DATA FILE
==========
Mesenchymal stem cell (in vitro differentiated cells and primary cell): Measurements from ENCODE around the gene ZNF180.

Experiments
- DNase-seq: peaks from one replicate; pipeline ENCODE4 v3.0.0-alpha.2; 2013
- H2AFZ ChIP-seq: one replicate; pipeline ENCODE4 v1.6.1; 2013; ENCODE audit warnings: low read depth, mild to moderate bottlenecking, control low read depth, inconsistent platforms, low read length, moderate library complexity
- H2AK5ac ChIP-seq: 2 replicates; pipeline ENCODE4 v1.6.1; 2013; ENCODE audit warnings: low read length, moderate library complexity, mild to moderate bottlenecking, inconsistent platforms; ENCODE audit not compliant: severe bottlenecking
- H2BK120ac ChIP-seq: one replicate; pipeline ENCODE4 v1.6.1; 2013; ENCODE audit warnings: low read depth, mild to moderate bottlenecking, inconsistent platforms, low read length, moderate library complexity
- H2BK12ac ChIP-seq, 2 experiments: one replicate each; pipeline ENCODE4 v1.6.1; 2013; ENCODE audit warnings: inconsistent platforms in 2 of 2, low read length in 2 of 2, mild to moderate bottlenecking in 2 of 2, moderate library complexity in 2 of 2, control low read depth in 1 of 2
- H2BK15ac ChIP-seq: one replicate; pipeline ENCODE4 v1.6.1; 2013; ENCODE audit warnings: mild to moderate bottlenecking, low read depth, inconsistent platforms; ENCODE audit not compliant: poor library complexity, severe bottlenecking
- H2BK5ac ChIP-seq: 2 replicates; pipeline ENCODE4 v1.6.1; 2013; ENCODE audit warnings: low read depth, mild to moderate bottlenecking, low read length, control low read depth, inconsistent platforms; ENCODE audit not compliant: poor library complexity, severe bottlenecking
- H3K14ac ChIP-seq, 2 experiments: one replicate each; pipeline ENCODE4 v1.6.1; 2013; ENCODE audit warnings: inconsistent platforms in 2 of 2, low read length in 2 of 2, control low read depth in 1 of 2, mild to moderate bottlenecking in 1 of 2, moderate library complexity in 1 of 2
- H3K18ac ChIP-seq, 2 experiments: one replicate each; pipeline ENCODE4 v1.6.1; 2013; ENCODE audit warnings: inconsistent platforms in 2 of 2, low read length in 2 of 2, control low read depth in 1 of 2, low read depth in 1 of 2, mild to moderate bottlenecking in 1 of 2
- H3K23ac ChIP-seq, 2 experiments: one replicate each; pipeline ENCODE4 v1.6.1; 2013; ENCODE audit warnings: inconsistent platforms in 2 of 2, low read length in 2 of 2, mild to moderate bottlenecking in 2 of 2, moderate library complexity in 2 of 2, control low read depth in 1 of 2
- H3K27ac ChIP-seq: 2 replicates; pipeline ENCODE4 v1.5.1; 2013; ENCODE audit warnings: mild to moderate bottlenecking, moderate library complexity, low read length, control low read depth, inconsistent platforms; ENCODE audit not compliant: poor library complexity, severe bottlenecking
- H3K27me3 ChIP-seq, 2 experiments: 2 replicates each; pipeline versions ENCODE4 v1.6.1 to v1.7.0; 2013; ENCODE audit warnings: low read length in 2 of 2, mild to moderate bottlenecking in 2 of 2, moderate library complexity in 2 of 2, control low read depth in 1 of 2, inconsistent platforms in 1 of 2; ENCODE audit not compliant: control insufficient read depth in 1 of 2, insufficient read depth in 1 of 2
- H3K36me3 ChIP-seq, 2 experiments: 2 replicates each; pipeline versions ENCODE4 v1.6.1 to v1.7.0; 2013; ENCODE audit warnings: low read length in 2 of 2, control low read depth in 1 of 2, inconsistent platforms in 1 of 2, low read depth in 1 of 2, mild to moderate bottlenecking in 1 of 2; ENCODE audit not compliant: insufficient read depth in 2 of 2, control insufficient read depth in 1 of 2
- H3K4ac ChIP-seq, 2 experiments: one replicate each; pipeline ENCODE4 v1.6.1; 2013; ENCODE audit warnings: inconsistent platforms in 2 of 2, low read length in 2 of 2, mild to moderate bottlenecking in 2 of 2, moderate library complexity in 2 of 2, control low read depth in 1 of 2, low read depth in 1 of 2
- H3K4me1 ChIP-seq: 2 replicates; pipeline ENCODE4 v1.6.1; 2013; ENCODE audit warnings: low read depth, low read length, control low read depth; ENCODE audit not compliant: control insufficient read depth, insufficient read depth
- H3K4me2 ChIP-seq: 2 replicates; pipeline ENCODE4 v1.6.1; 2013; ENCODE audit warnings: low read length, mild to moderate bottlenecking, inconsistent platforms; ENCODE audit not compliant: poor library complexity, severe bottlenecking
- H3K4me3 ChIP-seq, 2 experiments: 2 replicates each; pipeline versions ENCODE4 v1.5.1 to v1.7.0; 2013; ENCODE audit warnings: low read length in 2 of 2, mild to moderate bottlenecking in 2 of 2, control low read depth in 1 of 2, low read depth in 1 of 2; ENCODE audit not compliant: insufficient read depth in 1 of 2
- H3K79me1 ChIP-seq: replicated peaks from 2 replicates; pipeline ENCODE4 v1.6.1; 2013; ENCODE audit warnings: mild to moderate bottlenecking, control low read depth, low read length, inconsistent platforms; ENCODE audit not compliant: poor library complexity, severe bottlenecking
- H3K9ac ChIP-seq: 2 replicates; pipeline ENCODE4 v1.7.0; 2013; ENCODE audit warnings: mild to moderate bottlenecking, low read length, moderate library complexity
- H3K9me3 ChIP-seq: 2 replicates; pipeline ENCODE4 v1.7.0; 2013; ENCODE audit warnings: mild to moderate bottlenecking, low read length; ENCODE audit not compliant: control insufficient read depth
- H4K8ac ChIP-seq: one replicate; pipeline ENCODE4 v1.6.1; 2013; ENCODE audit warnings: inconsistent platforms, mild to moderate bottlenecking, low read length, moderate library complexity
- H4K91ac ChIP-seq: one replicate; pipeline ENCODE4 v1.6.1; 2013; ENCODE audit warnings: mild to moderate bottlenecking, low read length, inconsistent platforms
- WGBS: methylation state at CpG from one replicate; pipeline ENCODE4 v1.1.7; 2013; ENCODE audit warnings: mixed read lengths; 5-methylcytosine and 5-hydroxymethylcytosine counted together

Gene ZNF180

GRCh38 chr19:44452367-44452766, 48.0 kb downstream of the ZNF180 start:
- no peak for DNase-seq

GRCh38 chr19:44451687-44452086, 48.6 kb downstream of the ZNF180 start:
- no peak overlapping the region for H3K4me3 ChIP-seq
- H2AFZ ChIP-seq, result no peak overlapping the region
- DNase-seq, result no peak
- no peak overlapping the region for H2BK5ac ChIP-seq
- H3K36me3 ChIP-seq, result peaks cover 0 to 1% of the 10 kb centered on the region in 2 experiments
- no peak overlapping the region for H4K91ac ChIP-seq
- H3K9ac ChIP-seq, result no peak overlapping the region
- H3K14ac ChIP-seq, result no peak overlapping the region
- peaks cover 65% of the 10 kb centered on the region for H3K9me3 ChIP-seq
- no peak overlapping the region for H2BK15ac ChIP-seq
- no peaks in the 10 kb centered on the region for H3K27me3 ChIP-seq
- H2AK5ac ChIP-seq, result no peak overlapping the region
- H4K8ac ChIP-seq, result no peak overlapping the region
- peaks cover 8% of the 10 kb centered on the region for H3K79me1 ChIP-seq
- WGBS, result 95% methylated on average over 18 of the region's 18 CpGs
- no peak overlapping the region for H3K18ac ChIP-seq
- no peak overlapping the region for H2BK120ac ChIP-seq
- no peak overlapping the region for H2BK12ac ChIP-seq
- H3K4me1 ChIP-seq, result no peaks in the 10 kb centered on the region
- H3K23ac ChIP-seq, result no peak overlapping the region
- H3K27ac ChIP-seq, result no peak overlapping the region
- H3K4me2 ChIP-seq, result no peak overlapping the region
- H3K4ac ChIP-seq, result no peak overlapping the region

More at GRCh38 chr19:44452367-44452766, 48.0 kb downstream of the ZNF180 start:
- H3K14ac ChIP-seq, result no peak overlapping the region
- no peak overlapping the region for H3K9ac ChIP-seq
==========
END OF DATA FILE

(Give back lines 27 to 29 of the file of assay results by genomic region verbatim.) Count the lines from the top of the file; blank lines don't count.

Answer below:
GRCh38 chr19:44452367-44452766, 48.0 kb downstream of the ZNF180 start:
- no peak for DNase-seq

GRCh38 chr19:44451687-44452086, 48.6 kb downstream of the ZNF180 start: